At the suggestion of a colleague, I've been reading Warren Kinsella's blog. For any of you who don't know, he was a high-level Liberal strategist for many years. But he was clearly in Chretien's camp and not a big fan of Paul Martin. There's a link to this CTV video which shows a side of journalist Mike Duffy that I've never seen before. Bravo Mike, bravo!

Throughout this entire campaign I was fearing and pretty much expecting the Conservative campaign to blow-up, with some fundamentalist Christian zealot saying some wacky thing. But it never happened. Never did I dream that the Liberals would be the ones to mess things up for themselves.

A Good Way To Avoid Work

What it took to get an 8th grade education in 1895

I can't verify that this is true but I found it very interesting!

--Remember when grandparents and great-grandparents stated that they only had an 8th grade education? Well, check this out. Could any of us have passed the 8th grade in 1895?
This is the eighth-grade final exam from 1895 in Salina, Kansas, USA. It was taken from the original document on file at the Smokey Valley
Genealogical Society and Library in Salina, KS, and reprinted by the Salina Journal.

8th Grade Final Exam: Salina, KS -1895
Grammar (Time, one hour)

1. Give nine rules for the use of capital letters.
2. Name the parts of speech and define those that have no modifications.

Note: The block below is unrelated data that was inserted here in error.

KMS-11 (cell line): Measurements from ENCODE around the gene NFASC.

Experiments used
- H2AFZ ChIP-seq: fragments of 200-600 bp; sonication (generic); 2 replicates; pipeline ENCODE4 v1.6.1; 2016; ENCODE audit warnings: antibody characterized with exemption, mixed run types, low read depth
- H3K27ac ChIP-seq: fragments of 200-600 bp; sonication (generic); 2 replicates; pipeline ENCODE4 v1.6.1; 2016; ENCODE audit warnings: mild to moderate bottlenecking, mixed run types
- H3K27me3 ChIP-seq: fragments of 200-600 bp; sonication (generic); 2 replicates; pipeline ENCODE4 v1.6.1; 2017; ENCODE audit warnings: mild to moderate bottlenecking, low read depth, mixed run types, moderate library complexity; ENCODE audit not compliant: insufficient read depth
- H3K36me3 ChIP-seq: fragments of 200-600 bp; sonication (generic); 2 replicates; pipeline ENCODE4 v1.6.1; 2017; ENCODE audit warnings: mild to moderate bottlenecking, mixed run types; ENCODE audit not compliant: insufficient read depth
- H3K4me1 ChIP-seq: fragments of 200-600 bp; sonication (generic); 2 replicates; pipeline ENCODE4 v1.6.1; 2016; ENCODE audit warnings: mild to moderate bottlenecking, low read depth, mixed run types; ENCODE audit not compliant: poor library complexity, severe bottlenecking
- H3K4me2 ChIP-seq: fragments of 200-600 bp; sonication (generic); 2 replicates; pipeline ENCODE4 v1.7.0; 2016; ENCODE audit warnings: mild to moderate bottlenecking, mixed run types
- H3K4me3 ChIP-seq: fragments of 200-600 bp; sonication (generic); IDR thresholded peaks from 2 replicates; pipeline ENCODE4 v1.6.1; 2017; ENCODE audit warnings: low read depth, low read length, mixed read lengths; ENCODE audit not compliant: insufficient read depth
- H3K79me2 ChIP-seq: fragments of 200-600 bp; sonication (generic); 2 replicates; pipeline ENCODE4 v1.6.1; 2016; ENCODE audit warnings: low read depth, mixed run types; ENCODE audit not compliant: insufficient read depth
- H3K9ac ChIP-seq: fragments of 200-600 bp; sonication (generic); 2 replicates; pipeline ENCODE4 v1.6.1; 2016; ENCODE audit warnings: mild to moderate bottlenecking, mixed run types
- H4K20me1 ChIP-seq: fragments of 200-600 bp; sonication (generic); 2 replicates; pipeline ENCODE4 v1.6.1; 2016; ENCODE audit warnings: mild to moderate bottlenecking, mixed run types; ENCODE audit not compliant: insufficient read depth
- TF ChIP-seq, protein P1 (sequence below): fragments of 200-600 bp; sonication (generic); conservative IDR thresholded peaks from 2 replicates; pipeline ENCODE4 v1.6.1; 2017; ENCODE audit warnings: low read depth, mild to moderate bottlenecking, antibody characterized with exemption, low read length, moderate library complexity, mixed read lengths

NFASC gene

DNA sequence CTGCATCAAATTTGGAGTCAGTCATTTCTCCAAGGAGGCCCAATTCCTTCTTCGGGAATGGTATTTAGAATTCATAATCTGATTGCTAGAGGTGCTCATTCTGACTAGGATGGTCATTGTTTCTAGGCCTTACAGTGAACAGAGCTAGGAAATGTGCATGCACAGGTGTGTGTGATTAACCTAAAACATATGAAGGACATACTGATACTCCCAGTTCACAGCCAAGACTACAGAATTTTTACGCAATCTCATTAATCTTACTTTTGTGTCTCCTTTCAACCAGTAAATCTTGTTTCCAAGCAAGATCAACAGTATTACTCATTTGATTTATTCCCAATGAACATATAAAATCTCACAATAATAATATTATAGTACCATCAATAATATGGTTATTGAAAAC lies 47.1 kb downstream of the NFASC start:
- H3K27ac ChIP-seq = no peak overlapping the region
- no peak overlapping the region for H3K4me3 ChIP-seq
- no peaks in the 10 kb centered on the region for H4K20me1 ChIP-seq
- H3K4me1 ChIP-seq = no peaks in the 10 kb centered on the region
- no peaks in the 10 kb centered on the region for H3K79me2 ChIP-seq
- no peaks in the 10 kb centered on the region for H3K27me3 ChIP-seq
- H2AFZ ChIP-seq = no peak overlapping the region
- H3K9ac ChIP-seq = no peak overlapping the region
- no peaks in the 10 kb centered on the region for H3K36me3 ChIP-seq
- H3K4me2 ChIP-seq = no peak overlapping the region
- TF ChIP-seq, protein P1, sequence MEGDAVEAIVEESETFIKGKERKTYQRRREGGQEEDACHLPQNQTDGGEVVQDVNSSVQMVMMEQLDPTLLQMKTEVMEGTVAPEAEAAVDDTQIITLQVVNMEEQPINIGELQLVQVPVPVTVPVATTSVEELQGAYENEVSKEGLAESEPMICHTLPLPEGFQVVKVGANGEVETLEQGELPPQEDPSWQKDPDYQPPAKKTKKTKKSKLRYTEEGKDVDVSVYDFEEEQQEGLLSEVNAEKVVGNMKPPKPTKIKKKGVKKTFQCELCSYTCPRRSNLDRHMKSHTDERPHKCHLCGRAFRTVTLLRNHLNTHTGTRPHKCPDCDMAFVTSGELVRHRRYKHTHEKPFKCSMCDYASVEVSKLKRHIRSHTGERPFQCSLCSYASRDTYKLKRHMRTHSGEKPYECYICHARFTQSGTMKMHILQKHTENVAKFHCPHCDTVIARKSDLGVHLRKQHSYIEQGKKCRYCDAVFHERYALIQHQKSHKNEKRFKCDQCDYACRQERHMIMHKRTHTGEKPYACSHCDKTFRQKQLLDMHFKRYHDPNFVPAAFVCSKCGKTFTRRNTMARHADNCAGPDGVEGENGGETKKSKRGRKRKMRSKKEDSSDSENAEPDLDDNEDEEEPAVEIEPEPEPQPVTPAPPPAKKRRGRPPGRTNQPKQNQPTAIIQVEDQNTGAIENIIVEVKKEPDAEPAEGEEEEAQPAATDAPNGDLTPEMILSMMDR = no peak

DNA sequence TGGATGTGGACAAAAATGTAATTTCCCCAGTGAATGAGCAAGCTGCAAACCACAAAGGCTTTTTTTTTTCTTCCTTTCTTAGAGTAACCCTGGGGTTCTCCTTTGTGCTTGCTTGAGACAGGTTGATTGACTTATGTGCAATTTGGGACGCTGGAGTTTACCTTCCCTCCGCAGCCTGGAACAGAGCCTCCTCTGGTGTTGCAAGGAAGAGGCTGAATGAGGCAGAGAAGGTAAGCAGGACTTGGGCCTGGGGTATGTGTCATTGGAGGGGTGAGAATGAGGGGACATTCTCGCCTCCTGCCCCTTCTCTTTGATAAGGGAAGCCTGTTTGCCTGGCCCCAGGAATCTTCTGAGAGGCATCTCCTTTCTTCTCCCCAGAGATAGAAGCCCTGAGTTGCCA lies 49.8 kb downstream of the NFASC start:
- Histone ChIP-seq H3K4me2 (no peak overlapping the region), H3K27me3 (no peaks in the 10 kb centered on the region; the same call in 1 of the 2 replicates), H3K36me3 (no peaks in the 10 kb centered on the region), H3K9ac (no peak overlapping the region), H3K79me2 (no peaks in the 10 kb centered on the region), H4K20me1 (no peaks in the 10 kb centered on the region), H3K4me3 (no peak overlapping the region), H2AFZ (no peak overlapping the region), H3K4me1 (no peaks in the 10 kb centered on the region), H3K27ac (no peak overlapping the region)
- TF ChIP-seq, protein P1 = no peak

3. Define verse, stanza and paragraph
4. What are the principal parts of a verb? Give principal parts
of"lie,""play," and "run."
5. Define case; Illustrate each case.
6 What is punctuation? Give rules for principal marks of punctuation.
7 - 10. Write a composition of about 150 words and show therein that you understand the practical use of the rules of grammar.

Arithmetic (Time, 1.25 hours)

1. Name and define the Fundamental Rules of Arithmetic.
2. A wagon box is 2 ft. deep, 10 feet long, and 3 ft. wide. How many bushels of wheat will it hold?
3. If a load of wheat weighs 3942 lbs., what is it worth at 50cts/bushel, deducting 1050 lbs. for tare?
4. District No. 33 has a valuation of $35,000. What is the necessary levy to carry on a school seven months at $50 per month, and have $104 for incidentals?
5. Find the cost of 6720 lbs. coal at $6.00 per ton.
6. Find the interest of $512.60 for 8 months and 18 days at 7 percent.
7. What is the cost of 40 boards 12 inches wide and 16 ft. long at $20 per metre?
8. Find bank discount on $300 for 90 days (no grace) at 10 percent.
9. What is the cost of a square farm at $15 per acre, the distance of which is 640 rods?
10. Write a Bank Check, a Promissory Note, and a Receipt.

U.S. History (Time, 45 minutes)

1. Give the epochs into which U.S. History is divided.